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Tempered Chocolate

What is Tempered Chocolate?

Tempering is a method of heating and cooling chocolate in order to use it for coating or dipping.
Proper heating and cooling will align certain crystals in the chocolate to give it a smooth and glossy finish.
Tempered chocolate will have a snap when you break it, and it won't melt in  your hands as easily as
chocolate that has not been tempered properly. Chocolate that you purchase is already hard and tempered,
but once you melt it, it goes out of temper and you must temper it again if you want a nice finish for your

How to Temper Chocolate

Finely chop the desired amount of chocolate. Place two-thirds of the chocolate in the top pan of a
double boiler over medium heat.  The water should be hot, but not boiling.  Stir the chocolate so that it
melts evenly, until the chocolate reaches 118° for dark chocolate, or 108° for milk or white chocolate.

Remove the top pan from the double broiler and place it on a towel or cooling rack. Gradually add the
remaining chocolate to the top pan, stirring each time until melted. Cool to 90°F.

At just below 90°, the chocolate is now in temper and can be used for dipping and coating. It's important to
keep the chocolate around 90° while using it.  If it gets too cold, the chocolate will be too  thick, if
it gets too hot, it will go out of temper and you will need to re-temper it. You need to work quickly with the
chocolate. To keep it at the proper temperature, occasionally  place it over a bowl hot water or
on a heating pad to warm it up.

If you want to achieve a finer temper for use in molding chocolates, after the chocolate reaches 90°
continue to cool it, stirring occasionally, until the temperature reaches 83°.  After it reaches 83°, gradually
warm it back up to 90° and use it to coat chocolate molds.  This further melting and reheating produces  the
"Form V" crystal in chocolate which gives it shine.

Helpful Tips

A good thermometer is essential for chocolate tempering, and preferably  one that is easy to clean.  If you
plan on doing a a lot of chocolate tempering on a regular basis, there are small chocolate tempering
machines that can be purchased.

Always start with a good quality chocolate that has a high cacao content.

Make sure that not even a drop of water gets into the chocolate. This will cause the chocolate to seize up,
and it will not temper.

Be careful when melting chocolate, it burns or scorches easily.

Don't rush the chocolate, the melting and reheating does take some time.

If your chocolate doesn't temper correctly, it can be melted and tempered again as long as the chocolate
has not burned, or been exposed to water.

Creek House Chocolate Dipped Coconut Macaroons (No Gluten)

Yield: 24, 2 oz each

11 fluid ounces egg whites
1/8 teaspoon salt
13 1/2 ounces granulated sugar
2/3 ounces coconut flour or cornstarch
1/3 ounce vanilla extract
1/4 ounce almond extract
20  ounces unsweetened dried coconut

16 (or more) ounces good quality bittersweet chocolate, or semi sweet tempered chocolate

Place egg whites, salt, and sugar in a metal bowl of an electric mixer.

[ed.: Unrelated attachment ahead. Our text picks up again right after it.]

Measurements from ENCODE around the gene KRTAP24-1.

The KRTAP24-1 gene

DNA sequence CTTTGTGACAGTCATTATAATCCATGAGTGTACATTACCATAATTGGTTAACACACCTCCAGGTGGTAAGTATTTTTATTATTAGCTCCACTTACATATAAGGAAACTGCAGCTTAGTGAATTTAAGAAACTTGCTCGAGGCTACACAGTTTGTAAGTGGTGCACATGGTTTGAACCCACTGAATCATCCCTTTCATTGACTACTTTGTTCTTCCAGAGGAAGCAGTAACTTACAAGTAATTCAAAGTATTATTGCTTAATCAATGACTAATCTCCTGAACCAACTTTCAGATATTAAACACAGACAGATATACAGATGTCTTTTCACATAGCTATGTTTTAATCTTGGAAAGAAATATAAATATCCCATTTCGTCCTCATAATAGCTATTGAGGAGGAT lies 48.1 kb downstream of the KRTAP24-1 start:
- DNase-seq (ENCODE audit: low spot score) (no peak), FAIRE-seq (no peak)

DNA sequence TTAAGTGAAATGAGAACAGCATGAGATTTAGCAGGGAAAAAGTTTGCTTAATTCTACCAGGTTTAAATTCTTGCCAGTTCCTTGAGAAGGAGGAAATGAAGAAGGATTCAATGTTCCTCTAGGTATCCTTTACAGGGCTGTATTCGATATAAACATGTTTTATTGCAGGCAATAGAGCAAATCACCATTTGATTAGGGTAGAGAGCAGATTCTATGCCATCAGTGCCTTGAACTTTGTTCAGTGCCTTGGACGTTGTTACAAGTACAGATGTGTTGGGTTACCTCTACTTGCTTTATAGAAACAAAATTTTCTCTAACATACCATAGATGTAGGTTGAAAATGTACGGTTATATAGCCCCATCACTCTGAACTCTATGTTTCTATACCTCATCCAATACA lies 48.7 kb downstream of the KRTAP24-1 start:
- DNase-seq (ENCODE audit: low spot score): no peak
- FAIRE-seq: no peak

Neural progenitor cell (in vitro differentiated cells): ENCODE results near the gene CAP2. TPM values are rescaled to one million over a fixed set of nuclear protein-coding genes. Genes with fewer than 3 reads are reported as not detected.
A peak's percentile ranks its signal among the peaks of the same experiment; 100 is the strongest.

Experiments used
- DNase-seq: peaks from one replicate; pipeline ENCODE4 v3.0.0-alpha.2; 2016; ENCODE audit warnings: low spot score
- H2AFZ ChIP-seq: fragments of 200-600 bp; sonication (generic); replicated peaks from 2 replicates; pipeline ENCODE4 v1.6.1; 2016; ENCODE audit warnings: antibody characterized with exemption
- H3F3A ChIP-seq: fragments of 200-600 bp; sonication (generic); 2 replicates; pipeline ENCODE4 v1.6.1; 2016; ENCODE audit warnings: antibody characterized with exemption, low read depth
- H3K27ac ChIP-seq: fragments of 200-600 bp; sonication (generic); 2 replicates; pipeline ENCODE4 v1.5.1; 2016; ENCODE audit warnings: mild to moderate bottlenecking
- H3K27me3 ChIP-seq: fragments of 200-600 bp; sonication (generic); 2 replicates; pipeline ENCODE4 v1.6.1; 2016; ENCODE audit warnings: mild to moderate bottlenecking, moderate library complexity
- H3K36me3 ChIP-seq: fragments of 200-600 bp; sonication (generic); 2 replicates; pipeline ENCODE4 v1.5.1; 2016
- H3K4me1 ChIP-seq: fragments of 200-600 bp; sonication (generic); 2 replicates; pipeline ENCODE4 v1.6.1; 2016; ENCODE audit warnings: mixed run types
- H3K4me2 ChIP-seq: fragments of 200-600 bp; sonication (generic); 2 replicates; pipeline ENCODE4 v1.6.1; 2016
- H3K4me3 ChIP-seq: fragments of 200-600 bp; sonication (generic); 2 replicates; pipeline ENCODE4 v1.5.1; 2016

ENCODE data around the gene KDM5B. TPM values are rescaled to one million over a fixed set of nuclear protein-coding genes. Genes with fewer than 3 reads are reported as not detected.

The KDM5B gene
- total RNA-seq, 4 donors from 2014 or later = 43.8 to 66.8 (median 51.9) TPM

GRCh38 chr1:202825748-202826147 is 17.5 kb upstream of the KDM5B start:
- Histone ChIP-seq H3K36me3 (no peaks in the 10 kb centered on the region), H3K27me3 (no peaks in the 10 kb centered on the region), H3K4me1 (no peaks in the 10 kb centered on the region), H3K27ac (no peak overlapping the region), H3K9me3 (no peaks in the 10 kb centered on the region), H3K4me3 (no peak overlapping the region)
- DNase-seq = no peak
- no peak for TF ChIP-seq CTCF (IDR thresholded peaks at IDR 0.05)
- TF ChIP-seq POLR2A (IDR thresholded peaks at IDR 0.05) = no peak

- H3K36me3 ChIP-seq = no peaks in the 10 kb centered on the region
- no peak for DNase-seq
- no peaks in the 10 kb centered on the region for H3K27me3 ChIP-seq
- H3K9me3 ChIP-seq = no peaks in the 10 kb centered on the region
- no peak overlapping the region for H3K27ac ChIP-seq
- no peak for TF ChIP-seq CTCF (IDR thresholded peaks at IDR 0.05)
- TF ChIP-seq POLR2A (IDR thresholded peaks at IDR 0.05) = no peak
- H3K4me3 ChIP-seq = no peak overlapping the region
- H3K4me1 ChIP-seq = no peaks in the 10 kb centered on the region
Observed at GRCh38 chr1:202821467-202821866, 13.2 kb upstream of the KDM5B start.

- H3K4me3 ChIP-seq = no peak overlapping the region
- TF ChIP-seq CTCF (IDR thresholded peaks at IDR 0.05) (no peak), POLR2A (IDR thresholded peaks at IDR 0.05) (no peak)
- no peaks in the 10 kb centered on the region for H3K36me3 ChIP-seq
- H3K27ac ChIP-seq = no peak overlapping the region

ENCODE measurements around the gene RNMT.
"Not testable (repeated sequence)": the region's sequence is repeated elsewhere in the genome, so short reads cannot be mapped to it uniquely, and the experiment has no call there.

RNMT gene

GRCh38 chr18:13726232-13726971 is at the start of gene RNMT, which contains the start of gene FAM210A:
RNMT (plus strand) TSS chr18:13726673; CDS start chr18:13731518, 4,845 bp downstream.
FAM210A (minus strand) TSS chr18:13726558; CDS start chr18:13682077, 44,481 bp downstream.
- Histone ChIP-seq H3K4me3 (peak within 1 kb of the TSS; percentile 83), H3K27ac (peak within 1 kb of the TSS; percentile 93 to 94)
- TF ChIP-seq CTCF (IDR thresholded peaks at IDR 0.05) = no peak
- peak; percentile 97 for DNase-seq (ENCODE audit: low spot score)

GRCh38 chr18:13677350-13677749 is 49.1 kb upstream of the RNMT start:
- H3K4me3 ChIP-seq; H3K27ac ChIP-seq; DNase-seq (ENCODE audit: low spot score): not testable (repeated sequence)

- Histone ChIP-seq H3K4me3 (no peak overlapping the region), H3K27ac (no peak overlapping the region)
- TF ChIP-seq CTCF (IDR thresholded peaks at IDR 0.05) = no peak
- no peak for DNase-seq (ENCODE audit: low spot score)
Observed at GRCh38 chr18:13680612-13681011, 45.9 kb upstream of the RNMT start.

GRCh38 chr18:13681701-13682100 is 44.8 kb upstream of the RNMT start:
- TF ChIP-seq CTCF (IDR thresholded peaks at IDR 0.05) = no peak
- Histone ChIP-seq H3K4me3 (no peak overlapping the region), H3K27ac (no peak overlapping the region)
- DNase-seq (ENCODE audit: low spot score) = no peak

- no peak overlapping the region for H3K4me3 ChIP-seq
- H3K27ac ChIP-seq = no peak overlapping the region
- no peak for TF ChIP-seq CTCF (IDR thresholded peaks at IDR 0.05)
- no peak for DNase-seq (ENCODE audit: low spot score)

Heat over a medium flame, whisking constantly until lukewarm.  Add in remaining ingredients, mix thoroughly on low,  on
electric mixer.  Refrigerate at least 2 hours, or overnight before portioning.
Preheat oven to 325 convection or 350 conventional.  Line a 12" x 16" half sheet pan (jelly roll pan) with a silicone liner (you can use parchment paper, but the silicone liners work the best).  Use a 2 oz food portioning scooper to form macaroons, pressing firmly into the scooper.   Place about 1/2" apart on the baking sheet. Bake about 25 minute, or until just beginning to turn golden.

Dipping in Chocolate

After baking macaroons, cool to room temperature, then refrigerate at least 2 hours.
Line a baking sheet with parchment paper, or a silicone liner.
Temper at least 16 ounces of bittersweet or semi sweet chocolate.  Keep warm bowl placed over a bowl of warm
water.  The chocolate should stay between 85 and 90 degrees while dipping.  Work quickly!
Dip one-half of each macaroon in the chocolate, shaking off excessive.
Place each macaroon on the parchment or silicone liner and allow the chocolate to crystallize (setup).

Creek House Chocolate Almond Butter Tiles (No Gluten)

Yield: Approximately 48, 2" square pieces.

11 1/2 ounces almond butter, preferably unsalted
13 1/2 ounces white chocolate*
3 1/2 ounces almonds, toasted, chopped
      26 ounces bittersweet chocolate
      1/4 teaspoon kosher salt

Spray 2, 12" x 16" half sheet pans (jelly roll pans) with pan spray and line with parchment paper. 

Mix almonds and salt together.
Temper the white chocolate, then mix in the almond butter and about 1/3 of the almonds. Spread onto one of the half sheet pans. Refrigerate until set up, it doesn't need to be completely firm, just firm enough to remove from the pan.
Temper the bittersweet chocolate.
Spread 13 ounces of bittersweet chocolate on the bottom of the second half sheet pan. Keep the other 13 ounces of chocolate warm over a bowl of warm water. 
Remove the white chocolate and almond butter mixture from it's pan, along with the parchment paper, and place top side down over the bittersweet chocolate. Remove the parchment paper from the the white chocolate mixture.
Spread the remaining dark chocolate over white chocolate.  Immediately sprinkle with remaining almonds.
Transfer everything to flat surface to harden slightly (a few minutes) then trim all edges neatly. Cut into 48 pieces. 
If you let the mixture harden too long you won't be able cut it into neat pieces, if this happens, just break it up into
irregular pieces.

* For the very best flavor, use a high quality white chocolate that does not contain milk powder, or added vegetable oils.

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